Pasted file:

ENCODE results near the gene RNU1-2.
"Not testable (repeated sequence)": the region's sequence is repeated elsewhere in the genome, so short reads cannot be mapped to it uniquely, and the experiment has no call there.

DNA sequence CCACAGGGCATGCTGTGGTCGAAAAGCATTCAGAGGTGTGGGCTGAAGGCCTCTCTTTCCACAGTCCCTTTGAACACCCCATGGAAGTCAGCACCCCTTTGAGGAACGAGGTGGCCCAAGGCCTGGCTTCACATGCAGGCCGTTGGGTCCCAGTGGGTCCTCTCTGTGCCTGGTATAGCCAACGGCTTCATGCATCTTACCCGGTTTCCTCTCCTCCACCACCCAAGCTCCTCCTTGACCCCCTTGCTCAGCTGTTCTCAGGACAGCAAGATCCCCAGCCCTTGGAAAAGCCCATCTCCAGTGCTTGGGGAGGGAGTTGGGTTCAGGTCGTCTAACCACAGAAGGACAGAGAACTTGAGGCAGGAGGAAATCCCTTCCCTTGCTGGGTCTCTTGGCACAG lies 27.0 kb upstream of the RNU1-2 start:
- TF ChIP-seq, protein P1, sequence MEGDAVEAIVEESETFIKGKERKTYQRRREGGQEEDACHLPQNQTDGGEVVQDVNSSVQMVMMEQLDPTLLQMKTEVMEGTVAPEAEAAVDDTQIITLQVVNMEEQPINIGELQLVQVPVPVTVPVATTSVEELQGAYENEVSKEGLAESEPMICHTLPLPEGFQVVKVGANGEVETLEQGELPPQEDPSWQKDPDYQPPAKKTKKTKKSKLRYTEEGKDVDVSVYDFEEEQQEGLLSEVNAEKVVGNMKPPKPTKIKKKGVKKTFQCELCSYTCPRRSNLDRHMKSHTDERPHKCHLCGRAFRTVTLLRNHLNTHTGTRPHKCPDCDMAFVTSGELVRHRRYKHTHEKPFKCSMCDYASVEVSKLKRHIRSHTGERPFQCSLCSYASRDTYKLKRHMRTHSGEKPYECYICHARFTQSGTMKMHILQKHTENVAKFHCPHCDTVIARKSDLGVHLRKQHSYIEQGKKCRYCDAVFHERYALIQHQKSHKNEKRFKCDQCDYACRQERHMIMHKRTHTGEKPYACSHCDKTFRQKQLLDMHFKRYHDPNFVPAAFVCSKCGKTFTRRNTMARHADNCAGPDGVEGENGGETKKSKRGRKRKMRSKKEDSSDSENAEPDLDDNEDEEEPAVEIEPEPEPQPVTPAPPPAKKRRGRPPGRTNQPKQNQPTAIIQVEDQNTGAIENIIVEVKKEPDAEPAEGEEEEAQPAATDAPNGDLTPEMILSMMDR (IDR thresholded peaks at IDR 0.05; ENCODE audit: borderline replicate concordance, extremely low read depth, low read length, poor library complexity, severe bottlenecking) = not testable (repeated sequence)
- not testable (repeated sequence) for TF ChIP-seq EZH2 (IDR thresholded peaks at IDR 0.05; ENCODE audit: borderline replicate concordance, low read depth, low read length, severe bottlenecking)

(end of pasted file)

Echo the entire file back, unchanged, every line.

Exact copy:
ENCODE results near the gene RNU1-2.
"Not testable (repeated sequence)": the region's sequence is repeated elsewhere in the genome, so short reads cannot be mapped to it uniquely, and the experiment has no call there.

DNA sequence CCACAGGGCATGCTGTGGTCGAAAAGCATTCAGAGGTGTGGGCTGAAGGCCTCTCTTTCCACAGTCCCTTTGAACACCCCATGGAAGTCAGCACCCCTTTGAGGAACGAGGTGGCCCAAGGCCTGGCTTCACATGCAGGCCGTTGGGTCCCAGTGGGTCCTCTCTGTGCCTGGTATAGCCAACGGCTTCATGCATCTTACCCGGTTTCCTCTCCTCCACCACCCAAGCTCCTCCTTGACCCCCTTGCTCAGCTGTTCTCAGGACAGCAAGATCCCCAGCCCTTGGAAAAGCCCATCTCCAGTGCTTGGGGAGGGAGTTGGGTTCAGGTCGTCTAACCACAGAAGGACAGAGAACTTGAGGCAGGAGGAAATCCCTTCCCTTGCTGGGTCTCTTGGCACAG lies 27.0 kb upstream of the RNU1-2 start:
- TF ChIP-seq, protein P1, sequence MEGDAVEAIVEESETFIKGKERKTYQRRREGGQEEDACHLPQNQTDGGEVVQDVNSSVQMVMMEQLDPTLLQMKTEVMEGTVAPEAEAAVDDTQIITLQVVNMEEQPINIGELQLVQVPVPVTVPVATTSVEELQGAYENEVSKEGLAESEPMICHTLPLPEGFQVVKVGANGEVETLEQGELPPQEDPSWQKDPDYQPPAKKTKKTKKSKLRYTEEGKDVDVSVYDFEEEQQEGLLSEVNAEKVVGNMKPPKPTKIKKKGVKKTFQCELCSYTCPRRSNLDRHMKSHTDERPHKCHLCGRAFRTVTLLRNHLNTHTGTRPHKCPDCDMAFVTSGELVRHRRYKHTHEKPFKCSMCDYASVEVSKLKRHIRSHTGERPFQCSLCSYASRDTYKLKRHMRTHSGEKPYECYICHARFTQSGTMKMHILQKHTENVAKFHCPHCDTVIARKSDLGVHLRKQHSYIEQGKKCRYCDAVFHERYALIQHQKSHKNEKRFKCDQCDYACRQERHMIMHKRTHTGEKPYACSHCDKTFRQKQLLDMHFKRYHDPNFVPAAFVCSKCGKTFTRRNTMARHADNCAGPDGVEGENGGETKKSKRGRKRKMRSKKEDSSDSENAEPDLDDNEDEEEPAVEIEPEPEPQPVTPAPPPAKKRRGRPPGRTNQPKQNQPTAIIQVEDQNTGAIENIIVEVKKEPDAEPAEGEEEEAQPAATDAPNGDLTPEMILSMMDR (IDR thresholded peaks at IDR 0.05; ENCODE audit: borderline replicate concordance, extremely low read depth, low read length, poor library complexity, severe bottlenecking) = not testable (repeated sequence)
- not testable (repeated sequence) for TF ChIP-seq EZH2 (IDR thresholded peaks at IDR 0.05; ENCODE audit: borderline replicate concordance, low read depth, low read length, severe bottlenecking)